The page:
Reproductive health: What every woman should know

RECENTLY, a cross-section of religious leaders convened to chart ways of addressing women reproductive health issues. The focus was on elimination of harmful practices that hinder women’s reproductive health rights.

Religious beliefs, myths about family planning and limited access to reproductive health information featured prominently as a barrier to sexual and reproductive health rights.

Studies have showed that the church plays a critical role in advancing reproductive health rights of women.  An article titled, Faith-based organisations and HIV prevention in Africa, shows how faith-based organisations influence sexual behaviour, explaining that several factors determine the extent to which an individual’s behaviour is influenced by their religion.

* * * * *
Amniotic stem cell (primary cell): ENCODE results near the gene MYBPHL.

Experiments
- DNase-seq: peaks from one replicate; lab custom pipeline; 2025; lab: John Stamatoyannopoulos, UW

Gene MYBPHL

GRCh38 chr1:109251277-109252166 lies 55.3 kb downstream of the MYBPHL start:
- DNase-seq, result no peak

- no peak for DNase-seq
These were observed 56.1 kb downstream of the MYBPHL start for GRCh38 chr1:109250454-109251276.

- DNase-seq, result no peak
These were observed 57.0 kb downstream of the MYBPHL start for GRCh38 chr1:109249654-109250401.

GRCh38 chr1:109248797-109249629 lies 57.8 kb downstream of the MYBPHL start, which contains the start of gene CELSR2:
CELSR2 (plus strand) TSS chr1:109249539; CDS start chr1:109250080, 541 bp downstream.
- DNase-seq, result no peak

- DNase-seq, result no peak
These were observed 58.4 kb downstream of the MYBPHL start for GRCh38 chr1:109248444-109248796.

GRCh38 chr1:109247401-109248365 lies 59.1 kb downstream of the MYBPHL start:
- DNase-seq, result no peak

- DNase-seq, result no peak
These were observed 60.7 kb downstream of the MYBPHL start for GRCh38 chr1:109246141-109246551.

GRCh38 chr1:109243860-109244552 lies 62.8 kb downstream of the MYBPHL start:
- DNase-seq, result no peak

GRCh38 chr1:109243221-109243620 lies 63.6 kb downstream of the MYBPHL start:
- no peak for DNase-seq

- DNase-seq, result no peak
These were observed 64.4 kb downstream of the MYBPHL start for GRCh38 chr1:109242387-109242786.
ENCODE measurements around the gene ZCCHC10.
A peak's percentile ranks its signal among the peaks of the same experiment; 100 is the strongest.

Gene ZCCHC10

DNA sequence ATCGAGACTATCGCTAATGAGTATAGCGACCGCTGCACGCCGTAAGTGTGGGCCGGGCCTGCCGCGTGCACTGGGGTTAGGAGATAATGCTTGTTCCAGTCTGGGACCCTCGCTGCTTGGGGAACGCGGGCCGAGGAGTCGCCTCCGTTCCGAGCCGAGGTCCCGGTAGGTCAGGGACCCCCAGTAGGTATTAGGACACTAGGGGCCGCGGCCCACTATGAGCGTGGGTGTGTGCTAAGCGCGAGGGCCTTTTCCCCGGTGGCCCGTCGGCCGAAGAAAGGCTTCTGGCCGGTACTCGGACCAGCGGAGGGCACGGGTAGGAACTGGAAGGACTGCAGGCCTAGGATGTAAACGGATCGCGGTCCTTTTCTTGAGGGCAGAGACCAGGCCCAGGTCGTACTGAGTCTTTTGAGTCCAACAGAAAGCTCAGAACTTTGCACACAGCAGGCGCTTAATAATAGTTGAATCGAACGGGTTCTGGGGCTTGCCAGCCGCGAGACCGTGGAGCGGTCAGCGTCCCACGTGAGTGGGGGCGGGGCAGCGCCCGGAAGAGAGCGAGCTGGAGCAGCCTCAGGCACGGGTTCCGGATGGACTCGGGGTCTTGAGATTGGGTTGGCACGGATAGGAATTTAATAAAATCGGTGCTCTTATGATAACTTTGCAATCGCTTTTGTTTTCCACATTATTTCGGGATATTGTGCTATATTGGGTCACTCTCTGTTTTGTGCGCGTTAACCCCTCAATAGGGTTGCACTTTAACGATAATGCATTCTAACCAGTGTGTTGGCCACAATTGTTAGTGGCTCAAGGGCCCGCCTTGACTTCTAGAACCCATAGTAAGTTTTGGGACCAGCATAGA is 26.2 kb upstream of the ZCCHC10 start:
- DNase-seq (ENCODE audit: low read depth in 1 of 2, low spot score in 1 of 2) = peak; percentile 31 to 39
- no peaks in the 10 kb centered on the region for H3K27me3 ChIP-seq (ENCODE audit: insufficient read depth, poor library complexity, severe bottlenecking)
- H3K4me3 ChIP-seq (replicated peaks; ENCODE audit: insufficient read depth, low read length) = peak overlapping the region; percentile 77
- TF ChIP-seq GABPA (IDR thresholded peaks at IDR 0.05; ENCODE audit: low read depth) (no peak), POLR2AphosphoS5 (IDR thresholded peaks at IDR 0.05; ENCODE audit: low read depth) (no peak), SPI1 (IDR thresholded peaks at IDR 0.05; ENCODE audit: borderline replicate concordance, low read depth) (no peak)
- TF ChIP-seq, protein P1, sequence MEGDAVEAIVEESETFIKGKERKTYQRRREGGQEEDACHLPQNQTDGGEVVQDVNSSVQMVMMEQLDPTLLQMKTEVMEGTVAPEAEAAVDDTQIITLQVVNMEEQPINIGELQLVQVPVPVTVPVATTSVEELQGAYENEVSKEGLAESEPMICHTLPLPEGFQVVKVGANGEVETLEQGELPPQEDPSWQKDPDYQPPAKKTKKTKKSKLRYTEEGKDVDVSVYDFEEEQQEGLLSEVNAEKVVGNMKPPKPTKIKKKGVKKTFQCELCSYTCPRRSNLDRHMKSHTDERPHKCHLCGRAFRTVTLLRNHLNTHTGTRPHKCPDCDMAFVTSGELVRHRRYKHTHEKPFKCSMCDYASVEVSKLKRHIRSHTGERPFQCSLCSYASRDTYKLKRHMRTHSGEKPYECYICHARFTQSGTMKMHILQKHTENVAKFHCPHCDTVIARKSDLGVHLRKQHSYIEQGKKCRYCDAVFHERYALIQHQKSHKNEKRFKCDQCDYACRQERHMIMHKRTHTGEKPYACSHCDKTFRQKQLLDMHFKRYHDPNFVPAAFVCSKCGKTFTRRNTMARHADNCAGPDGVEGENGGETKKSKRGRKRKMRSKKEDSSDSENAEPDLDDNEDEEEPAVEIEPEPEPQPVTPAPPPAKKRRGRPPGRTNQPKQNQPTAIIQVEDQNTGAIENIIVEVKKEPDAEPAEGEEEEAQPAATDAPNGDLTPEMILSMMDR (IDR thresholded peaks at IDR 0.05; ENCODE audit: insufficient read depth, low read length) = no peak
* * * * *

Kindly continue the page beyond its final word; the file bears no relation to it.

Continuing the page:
The article also revealed that the church has a higher level of acceptability, sometimes higher than government or foreign organisations, since they are part of the local culture.

Pastor Charles Niyongere of Anglican Church Rwamagana, says the church is a critical stakeholder in advocating for sexual and reproductive rights of women.

“The issue of family planning poses a very big burden for the country, it might seem light but it’s very deep if one goes into analysis. Disputes in a home arise from issues like poverty because one is not able to support their family,” he says.

Niyongere says that someone’s beliefs determine the way they think and the choice of life they choose, that’s why churches should stand up, and be a guide on this matter, and, teach the benefits that come with families accessing sexual reproductive health.